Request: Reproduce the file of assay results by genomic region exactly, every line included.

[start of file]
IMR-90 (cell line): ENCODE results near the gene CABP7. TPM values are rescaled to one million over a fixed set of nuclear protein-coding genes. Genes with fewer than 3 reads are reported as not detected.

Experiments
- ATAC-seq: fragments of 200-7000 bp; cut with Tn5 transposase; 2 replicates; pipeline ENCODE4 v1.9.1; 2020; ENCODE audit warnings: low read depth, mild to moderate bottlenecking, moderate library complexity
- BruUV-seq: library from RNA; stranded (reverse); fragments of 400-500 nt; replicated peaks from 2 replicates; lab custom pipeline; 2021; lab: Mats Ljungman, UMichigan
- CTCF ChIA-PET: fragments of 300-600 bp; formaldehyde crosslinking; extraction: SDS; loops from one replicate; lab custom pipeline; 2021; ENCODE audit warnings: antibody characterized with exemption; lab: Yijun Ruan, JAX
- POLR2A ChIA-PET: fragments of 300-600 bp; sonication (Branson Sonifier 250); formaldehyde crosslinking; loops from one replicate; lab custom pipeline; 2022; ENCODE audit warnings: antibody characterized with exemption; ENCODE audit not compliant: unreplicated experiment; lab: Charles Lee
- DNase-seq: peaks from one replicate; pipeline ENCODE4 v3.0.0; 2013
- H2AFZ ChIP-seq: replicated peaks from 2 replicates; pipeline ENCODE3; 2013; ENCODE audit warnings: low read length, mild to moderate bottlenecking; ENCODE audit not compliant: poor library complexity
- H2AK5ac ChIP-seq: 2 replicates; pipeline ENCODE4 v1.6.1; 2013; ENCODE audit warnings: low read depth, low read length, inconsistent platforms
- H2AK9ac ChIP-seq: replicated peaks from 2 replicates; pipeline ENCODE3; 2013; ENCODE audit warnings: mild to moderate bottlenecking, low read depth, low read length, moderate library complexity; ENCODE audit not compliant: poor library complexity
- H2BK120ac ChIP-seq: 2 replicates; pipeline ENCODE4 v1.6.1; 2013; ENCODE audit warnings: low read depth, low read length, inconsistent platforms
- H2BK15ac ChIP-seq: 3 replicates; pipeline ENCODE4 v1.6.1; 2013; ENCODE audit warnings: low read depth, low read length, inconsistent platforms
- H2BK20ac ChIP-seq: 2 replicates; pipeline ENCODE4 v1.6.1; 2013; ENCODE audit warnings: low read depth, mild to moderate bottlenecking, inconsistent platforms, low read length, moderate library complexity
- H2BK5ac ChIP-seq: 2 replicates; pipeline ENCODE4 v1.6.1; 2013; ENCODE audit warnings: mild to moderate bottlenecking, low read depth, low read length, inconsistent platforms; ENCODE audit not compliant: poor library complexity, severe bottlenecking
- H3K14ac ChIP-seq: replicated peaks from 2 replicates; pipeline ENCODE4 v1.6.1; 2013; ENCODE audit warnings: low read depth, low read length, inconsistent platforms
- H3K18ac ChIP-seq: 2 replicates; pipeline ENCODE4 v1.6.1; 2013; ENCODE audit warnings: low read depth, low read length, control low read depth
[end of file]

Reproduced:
IMR-90 (cell line): ENCODE results near the gene CABP7. TPM values are rescaled to one million over a fixed set of nuclear protein-coding genes. Genes with fewer than 3 reads are reported as not detected.

Experiments
- ATAC-seq: fragments of 200-7000 bp; cut with Tn5 transposase; 2 replicates; pipeline ENCODE4 v1.9.1; 2020; ENCODE audit warnings: low read depth, mild to moderate bottlenecking, moderate library complexity
- BruUV-seq: library from RNA; stranded (reverse); fragments of 400-500 nt; replicated peaks from 2 replicates; lab custom pipeline; 2021; lab: Mats Ljungman, UMichigan
- CTCF ChIA-PET: fragments of 300-600 bp; formaldehyde crosslinking; extraction: SDS; loops from one replicate; lab custom pipeline; 2021; ENCODE audit warnings: antibody characterized with exemption; lab: Yijun Ruan, JAX
- POLR2A ChIA-PET: fragments of 300-600 bp; sonication (Branson Sonifier 250); formaldehyde crosslinking; loops from one replicate; lab custom pipeline; 2022; ENCODE audit warnings: antibody characterized with exemption; ENCODE audit not compliant: unreplicated experiment; lab: Charles Lee
- DNase-seq: peaks from one replicate; pipeline ENCODE4 v3.0.0; 2013
- H2AFZ ChIP-seq: replicated peaks from 2 replicates; pipeline ENCODE3; 2013; ENCODE audit warnings: low read length, mild to moderate bottlenecking; ENCODE audit not compliant: poor library complexity
- H2AK5ac ChIP-seq: 2 replicates; pipeline ENCODE4 v1.6.1; 2013; ENCODE audit warnings: low read depth, low read length, inconsistent platforms
- H2AK9ac ChIP-seq: replicated peaks from 2 replicates; pipeline ENCODE3; 2013; ENCODE audit warnings: mild to moderate bottlenecking, low read depth, low read length, moderate library complexity; ENCODE audit not compliant: poor library complexity
- H2BK120ac ChIP-seq: 2 replicates; pipeline ENCODE4 v1.6.1; 2013; ENCODE audit warnings: low read depth, low read length, inconsistent platforms
- H2BK15ac ChIP-seq: 3 replicates; pipeline ENCODE4 v1.6.1; 2013; ENCODE audit warnings: low read depth, low read length, inconsistent platforms
- H2BK20ac ChIP-seq: 2 replicates; pipeline ENCODE4 v1.6.1; 2013; ENCODE audit warnings: low read depth, mild to moderate bottlenecking, inconsistent platforms, low read length, moderate library complexity
- H2BK5ac ChIP-seq: 2 replicates; pipeline ENCODE4 v1.6.1; 2013; ENCODE audit warnings: mild to moderate bottlenecking, low read depth, low read length, inconsistent platforms; ENCODE audit not compliant: poor library complexity, severe bottlenecking
- H3K14ac ChIP-seq: replicated peaks from 2 replicates; pipeline ENCODE4 v1.6.1; 2013; ENCODE audit warnings: low read depth, low read length, inconsistent platforms
- H3K18ac ChIP-seq: 2 replicates; pipeline ENCODE4 v1.6.1; 2013; ENCODE audit warnings: low read depth, low read length, control low read depth